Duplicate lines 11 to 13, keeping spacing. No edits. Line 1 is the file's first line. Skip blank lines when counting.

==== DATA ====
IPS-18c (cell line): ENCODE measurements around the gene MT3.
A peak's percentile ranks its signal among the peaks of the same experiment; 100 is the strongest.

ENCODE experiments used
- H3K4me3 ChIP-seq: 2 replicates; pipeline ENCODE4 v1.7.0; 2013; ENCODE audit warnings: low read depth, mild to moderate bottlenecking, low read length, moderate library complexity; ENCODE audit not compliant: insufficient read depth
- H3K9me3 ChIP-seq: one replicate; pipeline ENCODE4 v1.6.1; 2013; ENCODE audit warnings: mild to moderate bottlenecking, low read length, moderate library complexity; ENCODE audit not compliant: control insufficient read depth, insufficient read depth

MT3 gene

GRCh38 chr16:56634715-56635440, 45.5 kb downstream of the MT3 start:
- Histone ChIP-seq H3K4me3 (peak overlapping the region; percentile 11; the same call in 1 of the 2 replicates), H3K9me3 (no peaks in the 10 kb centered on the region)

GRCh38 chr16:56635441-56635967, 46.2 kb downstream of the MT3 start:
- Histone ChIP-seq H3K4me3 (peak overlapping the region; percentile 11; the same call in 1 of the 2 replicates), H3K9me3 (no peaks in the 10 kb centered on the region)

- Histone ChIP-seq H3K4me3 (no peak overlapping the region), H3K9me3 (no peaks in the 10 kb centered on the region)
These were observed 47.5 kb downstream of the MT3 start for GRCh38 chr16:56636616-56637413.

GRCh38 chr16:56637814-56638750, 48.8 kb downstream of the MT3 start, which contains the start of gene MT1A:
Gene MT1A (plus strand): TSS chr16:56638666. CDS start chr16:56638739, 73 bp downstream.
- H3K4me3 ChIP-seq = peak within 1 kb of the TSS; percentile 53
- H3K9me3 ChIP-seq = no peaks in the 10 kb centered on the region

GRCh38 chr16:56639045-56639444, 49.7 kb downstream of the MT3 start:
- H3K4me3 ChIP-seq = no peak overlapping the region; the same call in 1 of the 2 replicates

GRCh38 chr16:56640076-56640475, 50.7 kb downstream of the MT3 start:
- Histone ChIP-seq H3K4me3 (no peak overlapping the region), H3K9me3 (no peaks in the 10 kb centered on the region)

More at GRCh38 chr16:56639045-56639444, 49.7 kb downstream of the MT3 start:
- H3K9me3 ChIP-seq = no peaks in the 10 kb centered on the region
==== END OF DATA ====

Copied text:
- Histone ChIP-seq H3K4me3 (no peak overlapping the region), H3K9me3 (no peaks in the 10 kb centered on the region)
These were observed 47.5 kb downstream of the MT3 start for GRCh38 chr16:56636616-56637413.

GRCh38 chr16:56637814-56638750, 48.8 kb downstream of the MT3 start, which contains the start of gene MT1A: